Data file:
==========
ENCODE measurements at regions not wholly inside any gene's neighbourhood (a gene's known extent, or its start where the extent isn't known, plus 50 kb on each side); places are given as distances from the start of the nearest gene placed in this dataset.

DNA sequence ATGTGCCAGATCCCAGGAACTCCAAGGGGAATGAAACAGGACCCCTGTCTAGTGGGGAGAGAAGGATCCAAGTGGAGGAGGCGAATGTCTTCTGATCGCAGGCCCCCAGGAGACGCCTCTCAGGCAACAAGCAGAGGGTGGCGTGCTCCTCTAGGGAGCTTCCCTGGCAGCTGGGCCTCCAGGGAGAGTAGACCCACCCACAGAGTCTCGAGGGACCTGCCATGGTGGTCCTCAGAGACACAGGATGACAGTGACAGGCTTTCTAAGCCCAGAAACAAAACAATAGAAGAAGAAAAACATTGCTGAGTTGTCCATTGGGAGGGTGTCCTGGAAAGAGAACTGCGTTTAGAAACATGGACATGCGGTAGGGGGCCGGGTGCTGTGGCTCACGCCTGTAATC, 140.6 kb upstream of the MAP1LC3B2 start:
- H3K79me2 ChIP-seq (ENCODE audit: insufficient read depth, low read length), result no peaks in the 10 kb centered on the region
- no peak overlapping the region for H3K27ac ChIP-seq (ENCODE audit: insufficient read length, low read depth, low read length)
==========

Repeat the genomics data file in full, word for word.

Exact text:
ENCODE measurements at regions not wholly inside any gene's neighbourhood (a gene's known extent, or its start where the extent isn't known, plus 50 kb on each side); places are given as distances from the start of the nearest gene placed in this dataset.

DNA sequence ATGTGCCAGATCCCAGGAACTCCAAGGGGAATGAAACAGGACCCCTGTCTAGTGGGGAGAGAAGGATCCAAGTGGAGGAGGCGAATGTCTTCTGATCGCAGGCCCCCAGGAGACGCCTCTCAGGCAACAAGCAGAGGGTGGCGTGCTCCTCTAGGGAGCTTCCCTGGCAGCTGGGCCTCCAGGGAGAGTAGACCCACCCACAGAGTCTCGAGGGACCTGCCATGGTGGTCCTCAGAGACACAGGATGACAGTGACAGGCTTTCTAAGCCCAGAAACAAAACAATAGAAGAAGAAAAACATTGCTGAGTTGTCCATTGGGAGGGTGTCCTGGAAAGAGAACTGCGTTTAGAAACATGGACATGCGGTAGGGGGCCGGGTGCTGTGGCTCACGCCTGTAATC, 140.6 kb upstream of the MAP1LC3B2 start:
- H3K79me2 ChIP-seq (ENCODE audit: insufficient read depth, low read length), result no peaks in the 10 kb centered on the region
- no peak overlapping the region for H3K27ac ChIP-seq (ENCODE audit: insufficient read length, low read depth, low read length)